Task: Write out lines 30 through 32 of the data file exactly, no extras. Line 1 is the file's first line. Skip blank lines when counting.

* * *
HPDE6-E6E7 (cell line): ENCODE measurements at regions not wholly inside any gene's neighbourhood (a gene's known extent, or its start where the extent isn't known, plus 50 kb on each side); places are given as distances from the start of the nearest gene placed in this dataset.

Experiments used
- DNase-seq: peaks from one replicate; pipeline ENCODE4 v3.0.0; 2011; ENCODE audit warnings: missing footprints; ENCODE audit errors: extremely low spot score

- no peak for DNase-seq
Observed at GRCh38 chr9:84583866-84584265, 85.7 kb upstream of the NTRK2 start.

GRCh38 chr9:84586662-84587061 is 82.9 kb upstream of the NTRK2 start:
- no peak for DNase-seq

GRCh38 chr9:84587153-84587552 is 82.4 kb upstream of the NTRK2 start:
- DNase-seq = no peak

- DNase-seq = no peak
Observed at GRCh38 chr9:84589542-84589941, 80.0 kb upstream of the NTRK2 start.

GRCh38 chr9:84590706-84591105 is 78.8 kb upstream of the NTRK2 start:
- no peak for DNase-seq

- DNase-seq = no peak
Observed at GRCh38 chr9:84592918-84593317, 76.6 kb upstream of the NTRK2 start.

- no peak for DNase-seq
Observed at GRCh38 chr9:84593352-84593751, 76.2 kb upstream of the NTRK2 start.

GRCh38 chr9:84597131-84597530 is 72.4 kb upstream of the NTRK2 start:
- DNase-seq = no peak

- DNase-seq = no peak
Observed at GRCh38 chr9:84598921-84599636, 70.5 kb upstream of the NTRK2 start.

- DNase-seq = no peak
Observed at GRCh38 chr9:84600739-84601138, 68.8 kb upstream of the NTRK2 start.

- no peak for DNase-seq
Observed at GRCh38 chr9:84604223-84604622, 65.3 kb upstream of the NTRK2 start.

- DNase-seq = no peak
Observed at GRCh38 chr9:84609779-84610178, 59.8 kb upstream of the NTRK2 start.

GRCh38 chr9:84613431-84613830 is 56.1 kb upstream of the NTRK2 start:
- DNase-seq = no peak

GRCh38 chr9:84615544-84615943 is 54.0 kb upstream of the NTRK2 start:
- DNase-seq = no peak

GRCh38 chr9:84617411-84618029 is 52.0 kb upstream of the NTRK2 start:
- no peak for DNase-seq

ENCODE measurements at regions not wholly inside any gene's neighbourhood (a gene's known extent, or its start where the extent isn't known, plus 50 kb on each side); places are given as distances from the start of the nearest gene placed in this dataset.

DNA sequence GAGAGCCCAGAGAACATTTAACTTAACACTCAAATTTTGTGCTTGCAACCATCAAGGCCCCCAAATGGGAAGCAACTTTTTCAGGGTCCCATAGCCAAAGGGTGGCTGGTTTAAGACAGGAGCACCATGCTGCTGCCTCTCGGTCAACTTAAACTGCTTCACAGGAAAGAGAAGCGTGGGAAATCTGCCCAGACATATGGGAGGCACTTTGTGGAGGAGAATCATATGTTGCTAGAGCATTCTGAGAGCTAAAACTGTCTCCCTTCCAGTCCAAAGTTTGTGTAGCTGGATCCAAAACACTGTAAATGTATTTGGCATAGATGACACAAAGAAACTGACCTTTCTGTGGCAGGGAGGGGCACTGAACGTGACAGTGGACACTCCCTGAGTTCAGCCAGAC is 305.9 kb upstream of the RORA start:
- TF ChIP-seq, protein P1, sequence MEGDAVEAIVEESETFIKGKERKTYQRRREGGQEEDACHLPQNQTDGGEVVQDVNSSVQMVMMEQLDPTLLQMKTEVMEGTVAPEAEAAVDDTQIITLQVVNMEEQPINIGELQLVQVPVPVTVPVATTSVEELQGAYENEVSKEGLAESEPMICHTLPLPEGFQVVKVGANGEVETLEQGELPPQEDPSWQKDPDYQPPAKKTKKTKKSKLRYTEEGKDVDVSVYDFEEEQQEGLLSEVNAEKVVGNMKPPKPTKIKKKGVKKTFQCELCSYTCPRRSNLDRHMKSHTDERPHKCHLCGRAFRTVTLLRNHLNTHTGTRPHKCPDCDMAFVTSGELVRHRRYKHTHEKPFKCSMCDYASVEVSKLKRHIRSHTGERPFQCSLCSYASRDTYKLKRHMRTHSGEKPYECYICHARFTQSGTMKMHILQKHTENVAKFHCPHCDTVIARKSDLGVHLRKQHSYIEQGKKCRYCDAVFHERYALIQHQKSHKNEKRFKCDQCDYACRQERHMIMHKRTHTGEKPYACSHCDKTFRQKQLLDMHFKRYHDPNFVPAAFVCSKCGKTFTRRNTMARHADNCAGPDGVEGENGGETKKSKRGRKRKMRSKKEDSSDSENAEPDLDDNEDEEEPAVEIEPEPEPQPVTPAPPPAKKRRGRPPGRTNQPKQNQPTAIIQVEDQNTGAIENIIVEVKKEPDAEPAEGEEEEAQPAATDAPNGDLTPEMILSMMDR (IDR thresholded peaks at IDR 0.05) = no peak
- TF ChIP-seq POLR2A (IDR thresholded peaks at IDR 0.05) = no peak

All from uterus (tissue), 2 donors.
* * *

GRCh38 chr9:84615544-84615943 is 54.0 kb upstream of the NTRK2 start:
- DNase-seq = no peak

GRCh38 chr9:84617411-84618029 is 52.0 kb upstream of the NTRK2 start: